You'd think that professional basketball players, who earn millions every year, are set for life with the amount of revenue they garner. After all, most of them live luxurious lives and have enough money not to worry about other things that don't involve basketball.
But how about those whose careers ended earlier than they'd hoped? Or players who spent so much money during their playing days instead of saving up? Or those that just can't sit at home and enjoy retirement? Here are five players that eventually pursued 9 am - 5 pm day jobs after retiring from basketball.
Karl Malone (truck driver)
Malone may have earned enough money during his Hall-of-Fame worthy tenure with the Utah Jazz, but he knew that he needed to make more after retiring to sustain his lifestyle. So instead of laying around (and probably reminiscing about almost beating Michael Jordan and the Chicago Bulls in 1998), The Mailman decided to work as a part-time truck driver for a timber hauler company. This timber-hauler company was also the same business he invested in, which he focused on after basketball.
Vinnie Johnson (CEO Piston Group Manufacturing Company)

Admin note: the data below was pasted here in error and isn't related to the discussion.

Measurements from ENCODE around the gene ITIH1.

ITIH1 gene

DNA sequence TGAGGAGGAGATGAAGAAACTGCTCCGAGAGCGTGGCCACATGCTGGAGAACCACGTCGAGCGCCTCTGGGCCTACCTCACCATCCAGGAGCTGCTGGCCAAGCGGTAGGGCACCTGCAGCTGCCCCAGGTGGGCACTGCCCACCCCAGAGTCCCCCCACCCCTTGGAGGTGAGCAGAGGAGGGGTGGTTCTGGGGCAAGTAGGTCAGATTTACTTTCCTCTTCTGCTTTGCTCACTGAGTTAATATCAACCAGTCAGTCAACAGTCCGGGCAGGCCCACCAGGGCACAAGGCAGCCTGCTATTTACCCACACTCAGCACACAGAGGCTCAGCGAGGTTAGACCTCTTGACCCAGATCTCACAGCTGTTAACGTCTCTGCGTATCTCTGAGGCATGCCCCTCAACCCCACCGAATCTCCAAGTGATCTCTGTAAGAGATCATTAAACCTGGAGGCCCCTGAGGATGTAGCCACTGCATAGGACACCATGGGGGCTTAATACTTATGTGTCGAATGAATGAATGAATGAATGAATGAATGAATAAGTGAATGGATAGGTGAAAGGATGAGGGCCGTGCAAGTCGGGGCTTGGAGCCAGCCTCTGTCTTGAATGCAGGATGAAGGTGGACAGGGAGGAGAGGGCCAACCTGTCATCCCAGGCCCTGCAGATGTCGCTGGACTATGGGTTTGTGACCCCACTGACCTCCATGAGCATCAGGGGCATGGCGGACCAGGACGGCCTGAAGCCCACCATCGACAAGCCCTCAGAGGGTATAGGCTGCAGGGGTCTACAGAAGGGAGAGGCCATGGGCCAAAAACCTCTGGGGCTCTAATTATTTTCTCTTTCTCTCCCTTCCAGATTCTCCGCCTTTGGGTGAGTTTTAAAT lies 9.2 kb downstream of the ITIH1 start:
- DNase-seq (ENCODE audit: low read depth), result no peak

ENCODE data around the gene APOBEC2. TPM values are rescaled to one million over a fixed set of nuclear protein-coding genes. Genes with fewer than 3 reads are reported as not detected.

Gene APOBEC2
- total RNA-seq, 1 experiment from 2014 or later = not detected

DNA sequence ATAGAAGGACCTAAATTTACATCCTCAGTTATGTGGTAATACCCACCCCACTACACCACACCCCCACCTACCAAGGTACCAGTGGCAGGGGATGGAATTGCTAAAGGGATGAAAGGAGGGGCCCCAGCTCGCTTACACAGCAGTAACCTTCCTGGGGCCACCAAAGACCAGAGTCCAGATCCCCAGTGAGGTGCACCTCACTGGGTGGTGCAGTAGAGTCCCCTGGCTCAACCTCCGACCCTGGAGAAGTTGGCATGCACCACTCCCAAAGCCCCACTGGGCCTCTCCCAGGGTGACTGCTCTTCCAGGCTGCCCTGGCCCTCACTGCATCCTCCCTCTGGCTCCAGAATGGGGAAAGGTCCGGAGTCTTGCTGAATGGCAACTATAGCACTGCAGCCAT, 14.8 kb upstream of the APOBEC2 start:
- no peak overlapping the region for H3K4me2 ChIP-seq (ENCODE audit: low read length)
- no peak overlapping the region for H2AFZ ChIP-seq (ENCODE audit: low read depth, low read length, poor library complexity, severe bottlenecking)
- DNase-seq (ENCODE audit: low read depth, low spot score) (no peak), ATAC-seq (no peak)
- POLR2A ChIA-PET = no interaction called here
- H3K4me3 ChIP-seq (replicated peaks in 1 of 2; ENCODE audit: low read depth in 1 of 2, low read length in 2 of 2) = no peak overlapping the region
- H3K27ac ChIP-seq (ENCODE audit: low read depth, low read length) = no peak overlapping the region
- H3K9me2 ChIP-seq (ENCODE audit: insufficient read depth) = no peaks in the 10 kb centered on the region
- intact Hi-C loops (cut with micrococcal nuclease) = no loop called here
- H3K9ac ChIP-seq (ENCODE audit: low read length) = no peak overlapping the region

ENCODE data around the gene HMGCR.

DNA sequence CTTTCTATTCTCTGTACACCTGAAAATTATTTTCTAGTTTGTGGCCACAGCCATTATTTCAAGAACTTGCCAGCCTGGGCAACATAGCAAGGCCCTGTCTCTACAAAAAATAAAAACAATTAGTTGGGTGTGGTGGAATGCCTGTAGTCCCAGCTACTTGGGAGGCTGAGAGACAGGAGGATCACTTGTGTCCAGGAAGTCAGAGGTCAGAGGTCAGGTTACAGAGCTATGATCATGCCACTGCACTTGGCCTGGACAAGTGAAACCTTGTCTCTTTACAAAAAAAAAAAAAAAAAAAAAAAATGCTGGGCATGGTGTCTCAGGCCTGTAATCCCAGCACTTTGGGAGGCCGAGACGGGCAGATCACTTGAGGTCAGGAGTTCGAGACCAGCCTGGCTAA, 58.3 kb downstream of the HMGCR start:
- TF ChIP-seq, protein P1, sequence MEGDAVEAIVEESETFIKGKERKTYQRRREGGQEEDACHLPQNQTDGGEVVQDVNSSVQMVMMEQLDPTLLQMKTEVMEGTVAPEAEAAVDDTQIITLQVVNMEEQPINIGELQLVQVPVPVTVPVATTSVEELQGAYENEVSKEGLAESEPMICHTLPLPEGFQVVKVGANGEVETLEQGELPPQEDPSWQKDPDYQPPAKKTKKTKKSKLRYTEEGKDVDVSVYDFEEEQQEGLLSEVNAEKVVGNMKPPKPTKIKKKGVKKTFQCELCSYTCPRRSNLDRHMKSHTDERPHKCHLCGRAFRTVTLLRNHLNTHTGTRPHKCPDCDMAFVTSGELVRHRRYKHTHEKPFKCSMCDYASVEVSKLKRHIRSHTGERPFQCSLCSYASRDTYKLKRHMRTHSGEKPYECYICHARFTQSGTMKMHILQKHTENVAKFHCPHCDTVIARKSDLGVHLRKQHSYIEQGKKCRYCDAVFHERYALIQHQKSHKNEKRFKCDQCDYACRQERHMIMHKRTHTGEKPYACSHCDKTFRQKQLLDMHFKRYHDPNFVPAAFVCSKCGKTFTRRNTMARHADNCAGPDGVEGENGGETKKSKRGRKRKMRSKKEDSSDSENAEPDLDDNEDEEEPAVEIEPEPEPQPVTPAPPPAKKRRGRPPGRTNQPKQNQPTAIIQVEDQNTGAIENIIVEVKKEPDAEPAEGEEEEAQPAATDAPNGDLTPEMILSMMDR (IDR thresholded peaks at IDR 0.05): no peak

After playing a massive role in the Detroit Pistons' "Bad Boys" era, Johnson retired in 1992. He decided to start his own company called the "Piston Group," a small manufacturing business that blossomed into a multi-million dollar one. Johnson took the role of CEO and is currently still at the helm of his company.
Tim Duncan (Mixed Martial Arts (MMA) fighter and entrepreneur)
Even after winning five rings with the San Antonio Spurs, Tim Duncan pursued his passion for MMA after retiring from basketball. He hasn't reportedly joined any tournaments, but he's been training in his free time. Besides MMA, Duncan also runs a BlackJacK Speed Shop (an auto body shop) that he started in 2013.
Scottie Pippen (farm owner and sports broadcaster)
You probably see him on TV every now and then talking hoops because Pippen decided to pursue sports broadcasting after retiring. Besides sharing his insights about the game regularly, the six-time champion also owns a livestock farm in Arkansas with his brother.
Greg Oden (student-manager at Ohio State)
Oden's playing career vanished quickly because of the multiple serious injuries. So, the number one pick in the 2007 NBA draft decided to turn into academics after playing just 23 games. He chose to be a student manager at Ohio State for the men's basketball team, which also helped him go back to school.